Celiac Disease And Gluten Intolerance
Gluten is a protein that is found in barley, wheat, and rye, and the number of people who are sensitive to it or have full-blown Celiac disease appears to have risen dramatically in recent years. Either that or they’re now better diagnosed and documented.
Celiac disease is often a genetically predisposed condition that presents as an autoimmune disorder. Ingesting gluten causes damage to the lining in the small intestine. Roughly one in every 100 people around the globe now suffer from Celiac disease – about 2.5 million of Americans are possibly walking around undiagnosed and may be at risk for long range health issues.
When a person with Celiac disease consumes gluten, their body launches an immune response that ultimately attacks the small intestine. Over time, such attacks cause damage to the villi – the tiny and fingerlike projections that compose the lining of the small intestinal wall. The villi spark nutrient absorption and when they’re damaged, the body no longer absorbs nutrients properly. For sufferers of this disease, it is not safe to consume gluten even in moderation.
Gluten intolerance does not provoke as severe of a response or complications as Celiac disease, but can still cause immediate and progressive bodily responses. When a gluten intolerant person consumes this type of protein, they typically experience aching joints, upset stomach, skin issues, and bloating – just to name a few.
Because gluten isn’t essential to a healthy diet, cutting out foods that contain this protein and stockpiling those that don’t will help to prep for people with this type of dietary restriction. Because so many folks have been diagnosed with Celiac disease, gluten intolerance, or merely want to eat a healthier diet, there are gluten-free alternatives to many common food stuffs like pizza, pasta, flour, and bread at most grocery stores.
Stockpiling almond flour and coconut flour will allow you to use these gluten-free alternatives to make bread, pizza dough, pasta, and anything else you would use flour to cook or beak.
Naturally gluten-free foods that you should add to your stockpile also include vegetables, meat, rice, and cheese.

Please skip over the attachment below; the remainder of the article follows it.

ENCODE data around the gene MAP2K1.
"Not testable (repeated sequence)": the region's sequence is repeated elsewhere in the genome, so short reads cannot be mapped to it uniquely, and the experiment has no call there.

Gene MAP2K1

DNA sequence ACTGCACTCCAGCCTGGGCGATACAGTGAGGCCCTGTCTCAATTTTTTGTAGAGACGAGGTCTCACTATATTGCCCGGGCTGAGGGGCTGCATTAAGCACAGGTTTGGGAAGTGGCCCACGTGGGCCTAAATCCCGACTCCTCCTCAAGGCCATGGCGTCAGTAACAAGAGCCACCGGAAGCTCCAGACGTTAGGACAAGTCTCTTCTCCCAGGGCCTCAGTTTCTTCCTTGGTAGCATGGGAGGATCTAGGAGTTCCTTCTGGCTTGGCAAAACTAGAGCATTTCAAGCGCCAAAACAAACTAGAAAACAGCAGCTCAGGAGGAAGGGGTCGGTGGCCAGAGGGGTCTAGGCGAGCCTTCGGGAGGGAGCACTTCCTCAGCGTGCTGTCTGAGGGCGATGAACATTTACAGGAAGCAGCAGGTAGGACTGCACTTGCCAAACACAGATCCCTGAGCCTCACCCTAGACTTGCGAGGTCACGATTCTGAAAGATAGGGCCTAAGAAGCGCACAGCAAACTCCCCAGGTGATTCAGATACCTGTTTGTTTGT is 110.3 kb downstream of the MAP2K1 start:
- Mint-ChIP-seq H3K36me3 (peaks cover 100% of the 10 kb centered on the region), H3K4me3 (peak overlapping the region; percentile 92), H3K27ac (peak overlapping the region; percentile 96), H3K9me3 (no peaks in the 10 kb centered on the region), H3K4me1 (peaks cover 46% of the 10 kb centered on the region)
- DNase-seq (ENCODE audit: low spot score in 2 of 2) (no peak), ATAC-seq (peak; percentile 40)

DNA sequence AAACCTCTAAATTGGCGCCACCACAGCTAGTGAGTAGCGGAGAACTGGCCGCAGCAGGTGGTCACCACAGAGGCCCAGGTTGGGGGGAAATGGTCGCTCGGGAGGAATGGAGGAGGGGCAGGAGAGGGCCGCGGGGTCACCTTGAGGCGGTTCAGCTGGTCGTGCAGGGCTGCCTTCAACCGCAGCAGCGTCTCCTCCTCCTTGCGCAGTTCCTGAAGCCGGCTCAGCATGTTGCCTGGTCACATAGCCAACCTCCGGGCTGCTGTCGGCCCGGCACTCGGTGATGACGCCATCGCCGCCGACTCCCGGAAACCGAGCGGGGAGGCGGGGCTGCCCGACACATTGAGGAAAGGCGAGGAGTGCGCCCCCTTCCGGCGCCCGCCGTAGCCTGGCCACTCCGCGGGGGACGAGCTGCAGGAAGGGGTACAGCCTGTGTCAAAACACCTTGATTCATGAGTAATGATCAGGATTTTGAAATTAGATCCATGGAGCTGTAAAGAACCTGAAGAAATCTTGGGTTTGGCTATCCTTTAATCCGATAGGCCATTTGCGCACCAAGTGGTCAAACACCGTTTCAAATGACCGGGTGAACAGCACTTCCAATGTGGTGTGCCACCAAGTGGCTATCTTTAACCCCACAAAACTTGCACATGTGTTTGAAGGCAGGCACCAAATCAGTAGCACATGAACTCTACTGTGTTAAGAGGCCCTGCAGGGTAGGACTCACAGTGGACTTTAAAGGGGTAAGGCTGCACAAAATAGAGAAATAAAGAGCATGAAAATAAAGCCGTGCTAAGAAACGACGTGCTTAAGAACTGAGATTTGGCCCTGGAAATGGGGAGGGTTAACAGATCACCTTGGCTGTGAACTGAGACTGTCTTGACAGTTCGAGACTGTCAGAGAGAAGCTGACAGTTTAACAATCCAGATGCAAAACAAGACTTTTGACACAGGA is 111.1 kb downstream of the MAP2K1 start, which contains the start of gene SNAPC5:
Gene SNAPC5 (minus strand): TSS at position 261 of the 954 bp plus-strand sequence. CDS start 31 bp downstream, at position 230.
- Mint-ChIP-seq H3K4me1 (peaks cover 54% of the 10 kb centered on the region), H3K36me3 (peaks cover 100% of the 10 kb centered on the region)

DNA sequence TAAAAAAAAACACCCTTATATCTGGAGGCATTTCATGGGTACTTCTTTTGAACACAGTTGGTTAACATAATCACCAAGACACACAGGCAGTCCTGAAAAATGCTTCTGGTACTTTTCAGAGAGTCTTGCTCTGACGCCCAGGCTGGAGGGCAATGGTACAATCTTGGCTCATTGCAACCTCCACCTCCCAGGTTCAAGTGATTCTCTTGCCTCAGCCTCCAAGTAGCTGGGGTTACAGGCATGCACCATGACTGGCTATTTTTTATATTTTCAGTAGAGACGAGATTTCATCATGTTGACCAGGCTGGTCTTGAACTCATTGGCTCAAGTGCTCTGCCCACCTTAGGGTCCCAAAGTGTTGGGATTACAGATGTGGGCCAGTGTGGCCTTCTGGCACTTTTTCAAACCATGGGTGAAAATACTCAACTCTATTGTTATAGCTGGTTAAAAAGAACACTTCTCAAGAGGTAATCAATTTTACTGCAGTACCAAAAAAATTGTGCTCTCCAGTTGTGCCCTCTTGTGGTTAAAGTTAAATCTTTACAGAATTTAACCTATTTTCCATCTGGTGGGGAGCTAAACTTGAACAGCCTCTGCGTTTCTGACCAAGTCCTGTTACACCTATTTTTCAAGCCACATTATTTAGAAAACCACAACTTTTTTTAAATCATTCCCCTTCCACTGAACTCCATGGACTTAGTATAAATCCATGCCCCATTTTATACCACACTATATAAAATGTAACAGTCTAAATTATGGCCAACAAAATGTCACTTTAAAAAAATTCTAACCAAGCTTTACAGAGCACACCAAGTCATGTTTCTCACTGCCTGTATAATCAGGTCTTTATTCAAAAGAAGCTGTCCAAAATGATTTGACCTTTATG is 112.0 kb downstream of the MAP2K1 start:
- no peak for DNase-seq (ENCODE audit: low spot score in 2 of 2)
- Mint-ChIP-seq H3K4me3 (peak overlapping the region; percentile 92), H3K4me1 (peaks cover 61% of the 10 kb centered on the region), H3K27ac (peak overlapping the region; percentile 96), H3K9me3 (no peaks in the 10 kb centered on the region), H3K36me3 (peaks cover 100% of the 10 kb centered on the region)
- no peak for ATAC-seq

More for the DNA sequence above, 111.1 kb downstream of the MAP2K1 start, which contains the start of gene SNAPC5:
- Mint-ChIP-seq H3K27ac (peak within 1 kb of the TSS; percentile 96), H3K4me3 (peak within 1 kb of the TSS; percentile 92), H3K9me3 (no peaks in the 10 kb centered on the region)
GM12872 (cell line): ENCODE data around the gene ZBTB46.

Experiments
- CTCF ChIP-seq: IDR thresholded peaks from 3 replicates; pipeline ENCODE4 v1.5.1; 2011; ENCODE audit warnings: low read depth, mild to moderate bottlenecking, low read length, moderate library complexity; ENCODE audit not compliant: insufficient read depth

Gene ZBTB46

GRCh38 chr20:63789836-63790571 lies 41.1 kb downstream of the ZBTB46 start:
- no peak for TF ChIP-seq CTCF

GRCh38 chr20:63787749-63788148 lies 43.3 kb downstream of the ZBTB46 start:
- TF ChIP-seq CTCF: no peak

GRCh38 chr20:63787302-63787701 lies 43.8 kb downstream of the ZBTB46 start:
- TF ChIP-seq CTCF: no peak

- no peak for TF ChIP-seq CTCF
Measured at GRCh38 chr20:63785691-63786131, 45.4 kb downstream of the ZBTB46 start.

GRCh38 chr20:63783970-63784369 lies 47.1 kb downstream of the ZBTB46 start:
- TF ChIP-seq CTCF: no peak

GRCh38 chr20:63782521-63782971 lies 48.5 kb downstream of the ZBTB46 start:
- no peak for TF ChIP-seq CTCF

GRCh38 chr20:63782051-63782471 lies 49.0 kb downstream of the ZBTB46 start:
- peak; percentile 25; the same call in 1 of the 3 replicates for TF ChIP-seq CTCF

Prepping for folks with diabetes has loomed on my mind since reading my friend Bill Forstchen’s incredible prepping book, One Second After. In the book, the main character’s daughter survives the initial SHTF scenario only to tragically die from untreated diabetes as her heroic father can do nothing more than hold her hand as she passes away.
We have one loved one that is a diabetic, one that is borderline diabetic, and two tribe members (one is a young teen girl) who are also diabetic. Prepping for loved ones with diabetes is very important to us – and surely not as easy as prepping or Celiac disease or gluten intolerance, unfortunately. Finding a natural or easy-to-stockpile alternative to prescription medication for diabetes or insulin is extremely difficult.
When in doubt about how to address a particular medical issue, I always see what the prepping medical couple, Doctor Bones and Nurse Amy have to say on the subject. Joe Alton and his wife Amy have done more to help families prepare to address medical needs than anyone else on the planet, in my opinion – and I am more than proud to call them friends. In addition to the diabetic preps you can find by following the link above, I also highly recommend checking out the 4th edition of their bestselling book The Survival Medicine Handbook.
In addition to the preps you can learn about from Doctor Bones and Nurse Amy, stockpiling foods that have low to no carbohydrates for diabetic loved ones, is wise.
A Type 1 diabetic diet during an SHTF situation when insulin is not available should be keenly focused on fats and proteins. Keeping the calorie count low and spreading food intake out to roughly six small meals consumed throughout the day may allow the body to process the carbohydrates ingested in the healthiest manner possible.
Good food choices to stockpile for a Type 1 diabetic include:
- Healthy fats
- Non-starchy vegetables
A Type 2 diabetic diet should focus on foods that are low in fiber. Remaining as active as possible while consuming only a low amount of carbohydrates is also recommended.